The Hinsons incorporate fun with learning and hope they "make learning FUN" at the same time. So while Mr. Hinson works with the Scout and Parent team, during down time, Mrs. Hinson brings in the Science behind event. The force accelerating a pinewood derby car is gravity; the opposing forces are friction and air drag. Therefore, car modifications are aimed at maximizing the potential energy in the car design and minimizing the air drag and the friction that occurs when the wheel spins on the axle, contacts the axle head or car body, or contacts the track guide rail. Friction due to air drag is a minor, although not insignificant, factor. The wheel tread can be sanded or turned on a lathe and the inner surface of the hub can be tapered to minimize the contact area between the hub and body. Polishing the wheel, especially the inner hub, with a plastic polish can also reduce friction. Often one front wheel is raised slightly so that it does not contact the track and add to the rolling resistance. Axles are filed or turned on a lathe to remove the burr and crimp marks and polished smooth. More extensive modifications involve tapering the axle head and cutting a notch to minimize the wheel-to-axle contact area. Packs can establish additional rules for what, if any, modifications are allowed. In some areas, no changes can be made to the axles or wheels.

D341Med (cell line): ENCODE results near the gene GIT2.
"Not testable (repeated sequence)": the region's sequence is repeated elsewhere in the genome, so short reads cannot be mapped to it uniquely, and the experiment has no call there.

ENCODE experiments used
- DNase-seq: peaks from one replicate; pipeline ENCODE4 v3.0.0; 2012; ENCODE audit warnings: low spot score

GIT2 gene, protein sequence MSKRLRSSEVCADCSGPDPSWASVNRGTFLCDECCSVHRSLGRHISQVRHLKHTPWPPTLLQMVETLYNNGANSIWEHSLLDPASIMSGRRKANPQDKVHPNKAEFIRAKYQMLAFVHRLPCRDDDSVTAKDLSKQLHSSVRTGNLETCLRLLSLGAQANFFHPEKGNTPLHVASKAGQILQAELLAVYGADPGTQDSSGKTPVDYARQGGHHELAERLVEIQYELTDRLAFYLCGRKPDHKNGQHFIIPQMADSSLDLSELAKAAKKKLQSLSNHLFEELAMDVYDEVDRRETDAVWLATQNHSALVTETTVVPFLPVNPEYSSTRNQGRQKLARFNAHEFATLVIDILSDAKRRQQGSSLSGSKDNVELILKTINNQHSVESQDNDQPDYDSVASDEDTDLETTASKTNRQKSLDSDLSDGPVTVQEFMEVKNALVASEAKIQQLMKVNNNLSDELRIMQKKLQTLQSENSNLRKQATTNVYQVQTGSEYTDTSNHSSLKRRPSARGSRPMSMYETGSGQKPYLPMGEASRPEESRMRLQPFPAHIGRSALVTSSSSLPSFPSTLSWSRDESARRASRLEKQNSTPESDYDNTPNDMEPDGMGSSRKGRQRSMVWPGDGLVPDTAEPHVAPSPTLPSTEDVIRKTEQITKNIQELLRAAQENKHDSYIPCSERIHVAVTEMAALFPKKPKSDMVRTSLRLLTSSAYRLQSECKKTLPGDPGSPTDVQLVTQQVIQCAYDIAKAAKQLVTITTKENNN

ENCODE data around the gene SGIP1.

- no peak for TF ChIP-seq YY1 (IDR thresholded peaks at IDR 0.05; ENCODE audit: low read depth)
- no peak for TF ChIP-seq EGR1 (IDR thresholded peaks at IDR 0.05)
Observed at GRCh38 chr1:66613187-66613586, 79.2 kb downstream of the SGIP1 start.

A second consideration is the rotational energy stored in the wheels. The pinewood derby car converts gravitational potential energy into translational kinetic energy (speed) plus rotational energy. Heavier wheels have a greater moment of inertia and their spinning takes away energy that would otherwise contribute to the speed of the car. A standard wheel has a mass of 2.6 g, but this can be reduced to as little as 1 g by removing material from the inside of the wheel. A raised wheel can reduce the rotational energy up to one-quarter, but this advantage is less with a bumpy track.